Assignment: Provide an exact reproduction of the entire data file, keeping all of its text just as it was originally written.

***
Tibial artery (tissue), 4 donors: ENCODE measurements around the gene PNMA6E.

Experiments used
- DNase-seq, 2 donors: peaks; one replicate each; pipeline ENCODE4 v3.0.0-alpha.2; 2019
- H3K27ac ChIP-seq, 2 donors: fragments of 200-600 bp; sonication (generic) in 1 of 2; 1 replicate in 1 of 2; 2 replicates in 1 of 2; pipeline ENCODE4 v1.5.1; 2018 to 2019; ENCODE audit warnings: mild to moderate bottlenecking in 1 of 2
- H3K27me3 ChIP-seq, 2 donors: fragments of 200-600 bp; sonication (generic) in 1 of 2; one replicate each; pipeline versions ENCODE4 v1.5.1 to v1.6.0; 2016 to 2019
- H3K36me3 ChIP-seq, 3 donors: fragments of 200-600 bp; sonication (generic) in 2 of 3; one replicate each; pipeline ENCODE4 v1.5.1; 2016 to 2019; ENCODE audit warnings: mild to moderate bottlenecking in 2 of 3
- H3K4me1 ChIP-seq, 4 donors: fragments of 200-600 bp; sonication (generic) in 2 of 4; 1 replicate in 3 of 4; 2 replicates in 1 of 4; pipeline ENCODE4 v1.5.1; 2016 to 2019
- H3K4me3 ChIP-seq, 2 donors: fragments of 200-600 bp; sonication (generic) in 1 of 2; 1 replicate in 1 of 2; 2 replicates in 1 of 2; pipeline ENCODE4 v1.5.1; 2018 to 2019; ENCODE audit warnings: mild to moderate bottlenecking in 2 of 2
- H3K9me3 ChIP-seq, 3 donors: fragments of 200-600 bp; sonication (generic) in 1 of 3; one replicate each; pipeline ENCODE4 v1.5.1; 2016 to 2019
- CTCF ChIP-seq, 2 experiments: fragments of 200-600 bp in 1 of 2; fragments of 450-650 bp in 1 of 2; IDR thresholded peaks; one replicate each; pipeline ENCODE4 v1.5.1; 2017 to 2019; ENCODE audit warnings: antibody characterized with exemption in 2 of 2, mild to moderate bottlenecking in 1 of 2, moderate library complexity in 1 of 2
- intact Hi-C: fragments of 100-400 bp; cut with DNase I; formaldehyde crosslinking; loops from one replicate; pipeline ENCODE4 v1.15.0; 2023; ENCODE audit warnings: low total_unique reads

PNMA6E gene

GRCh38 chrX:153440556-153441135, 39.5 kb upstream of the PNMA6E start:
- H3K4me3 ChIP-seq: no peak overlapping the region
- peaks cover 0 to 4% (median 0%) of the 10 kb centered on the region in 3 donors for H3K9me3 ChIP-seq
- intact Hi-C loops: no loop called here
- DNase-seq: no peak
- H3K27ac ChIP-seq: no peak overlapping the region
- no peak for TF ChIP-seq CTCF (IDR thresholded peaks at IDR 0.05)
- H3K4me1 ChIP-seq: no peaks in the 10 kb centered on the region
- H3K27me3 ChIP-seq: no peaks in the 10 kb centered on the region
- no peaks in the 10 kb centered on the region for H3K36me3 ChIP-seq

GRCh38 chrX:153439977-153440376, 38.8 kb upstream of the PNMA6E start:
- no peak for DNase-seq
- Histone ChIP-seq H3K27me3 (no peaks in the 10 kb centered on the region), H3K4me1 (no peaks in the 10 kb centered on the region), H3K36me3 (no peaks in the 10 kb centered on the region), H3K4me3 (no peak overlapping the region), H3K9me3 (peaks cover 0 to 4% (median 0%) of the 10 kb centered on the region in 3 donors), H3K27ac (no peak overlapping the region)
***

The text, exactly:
Tibial artery (tissue), 4 donors: ENCODE measurements around the gene PNMA6E.

Experiments used
- DNase-seq, 2 donors: peaks; one replicate each; pipeline ENCODE4 v3.0.0-alpha.2; 2019
- H3K27ac ChIP-seq, 2 donors: fragments of 200-600 bp; sonication (generic) in 1 of 2; 1 replicate in 1 of 2; 2 replicates in 1 of 2; pipeline ENCODE4 v1.5.1; 2018 to 2019; ENCODE audit warnings: mild to moderate bottlenecking in 1 of 2
- H3K27me3 ChIP-seq, 2 donors: fragments of 200-600 bp; sonication (generic) in 1 of 2; one replicate each; pipeline versions ENCODE4 v1.5.1 to v1.6.0; 2016 to 2019
- H3K36me3 ChIP-seq, 3 donors: fragments of 200-600 bp; sonication (generic) in 2 of 3; one replicate each; pipeline ENCODE4 v1.5.1; 2016 to 2019; ENCODE audit warnings: mild to moderate bottlenecking in 2 of 3
- H3K4me1 ChIP-seq, 4 donors: fragments of 200-600 bp; sonication (generic) in 2 of 4; 1 replicate in 3 of 4; 2 replicates in 1 of 4; pipeline ENCODE4 v1.5.1; 2016 to 2019
- H3K4me3 ChIP-seq, 2 donors: fragments of 200-600 bp; sonication (generic) in 1 of 2; 1 replicate in 1 of 2; 2 replicates in 1 of 2; pipeline ENCODE4 v1.5.1; 2018 to 2019; ENCODE audit warnings: mild to moderate bottlenecking in 2 of 2
- H3K9me3 ChIP-seq, 3 donors: fragments of 200-600 bp; sonication (generic) in 1 of 3; one replicate each; pipeline ENCODE4 v1.5.1; 2016 to 2019
- CTCF ChIP-seq, 2 experiments: fragments of 200-600 bp in 1 of 2; fragments of 450-650 bp in 1 of 2; IDR thresholded peaks; one replicate each; pipeline ENCODE4 v1.5.1; 2017 to 2019; ENCODE audit warnings: antibody characterized with exemption in 2 of 2, mild to moderate bottlenecking in 1 of 2, moderate library complexity in 1 of 2
- intact Hi-C: fragments of 100-400 bp; cut with DNase I; formaldehyde crosslinking; loops from one replicate; pipeline ENCODE4 v1.15.0; 2023; ENCODE audit warnings: low total_unique reads

PNMA6E gene

GRCh38 chrX:153440556-153441135, 39.5 kb upstream of the PNMA6E start:
- H3K4me3 ChIP-seq: no peak overlapping the region
- peaks cover 0 to 4% (median 0%) of the 10 kb centered on the region in 3 donors for H3K9me3 ChIP-seq
- intact Hi-C loops: no loop called here
- DNase-seq: no peak
- H3K27ac ChIP-seq: no peak overlapping the region
- no peak for TF ChIP-seq CTCF (IDR thresholded peaks at IDR 0.05)
- H3K4me1 ChIP-seq: no peaks in the 10 kb centered on the region
- H3K27me3 ChIP-seq: no peaks in the 10 kb centered on the region
- no peaks in the 10 kb centered on the region for H3K36me3 ChIP-seq

GRCh38 chrX:153439977-153440376, 38.8 kb upstream of the PNMA6E start:
- no peak for DNase-seq
- Histone ChIP-seq H3K27me3 (no peaks in the 10 kb centered on the region), H3K4me1 (no peaks in the 10 kb centered on the region), H3K36me3 (no peaks in the 10 kb centered on the region), H3K4me3 (no peak overlapping the region), H3K9me3 (peaks cover 0 to 4% (median 0%) of the 10 kb centered on the region in 3 donors), H3K27ac (no peak overlapping the region)